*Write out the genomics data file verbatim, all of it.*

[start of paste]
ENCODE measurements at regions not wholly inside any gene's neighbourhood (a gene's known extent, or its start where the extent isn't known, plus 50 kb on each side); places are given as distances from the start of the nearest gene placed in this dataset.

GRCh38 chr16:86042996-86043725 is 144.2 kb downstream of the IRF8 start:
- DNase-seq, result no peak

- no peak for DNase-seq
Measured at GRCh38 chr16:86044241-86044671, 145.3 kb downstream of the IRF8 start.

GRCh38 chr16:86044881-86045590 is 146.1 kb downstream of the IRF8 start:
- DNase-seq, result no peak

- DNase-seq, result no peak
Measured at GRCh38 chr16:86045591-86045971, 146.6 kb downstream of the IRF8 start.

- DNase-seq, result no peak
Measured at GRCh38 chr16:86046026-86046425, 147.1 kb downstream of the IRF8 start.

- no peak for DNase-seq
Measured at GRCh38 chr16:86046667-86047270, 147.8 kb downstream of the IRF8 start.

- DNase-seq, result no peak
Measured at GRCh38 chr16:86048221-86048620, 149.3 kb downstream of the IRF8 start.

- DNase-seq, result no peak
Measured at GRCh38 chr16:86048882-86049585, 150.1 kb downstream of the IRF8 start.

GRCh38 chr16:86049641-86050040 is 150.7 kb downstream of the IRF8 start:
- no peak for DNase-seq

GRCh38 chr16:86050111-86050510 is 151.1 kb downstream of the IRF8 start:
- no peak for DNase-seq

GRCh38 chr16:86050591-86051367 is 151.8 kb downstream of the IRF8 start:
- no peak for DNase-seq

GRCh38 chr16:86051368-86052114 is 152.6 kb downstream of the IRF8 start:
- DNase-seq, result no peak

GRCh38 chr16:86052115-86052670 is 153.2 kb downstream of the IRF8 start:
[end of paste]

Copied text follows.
ENCODE measurements at regions not wholly inside any gene's neighbourhood (a gene's known extent, or its start where the extent isn't known, plus 50 kb on each side); places are given as distances from the start of the nearest gene placed in this dataset.

GRCh38 chr16:86042996-86043725 is 144.2 kb downstream of the IRF8 start:
- DNase-seq, result no peak

- no peak for DNase-seq
Measured at GRCh38 chr16:86044241-86044671, 145.3 kb downstream of the IRF8 start.

GRCh38 chr16:86044881-86045590 is 146.1 kb downstream of the IRF8 start:
- DNase-seq, result no peak

- DNase-seq, result no peak
Measured at GRCh38 chr16:86045591-86045971, 146.6 kb downstream of the IRF8 start.

- DNase-seq, result no peak
Measured at GRCh38 chr16:86046026-86046425, 147.1 kb downstream of the IRF8 start.

- no peak for DNase-seq
Measured at GRCh38 chr16:86046667-86047270, 147.8 kb downstream of the IRF8 start.

- DNase-seq, result no peak
Measured at GRCh38 chr16:86048221-86048620, 149.3 kb downstream of the IRF8 start.

- DNase-seq, result no peak
Measured at GRCh38 chr16:86048882-86049585, 150.1 kb downstream of the IRF8 start.

GRCh38 chr16:86049641-86050040 is 150.7 kb downstream of the IRF8 start:
- no peak for DNase-seq

GRCh38 chr16:86050111-86050510 is 151.1 kb downstream of the IRF8 start:
- no peak for DNase-seq

GRCh38 chr16:86050591-86051367 is 151.8 kb downstream of the IRF8 start:
- no peak for DNase-seq

GRCh38 chr16:86051368-86052114 is 152.6 kb downstream of the IRF8 start:
- DNase-seq, result no peak

GRCh38 chr16:86052115-86052670 is 153.2 kb downstream of the IRF8 start: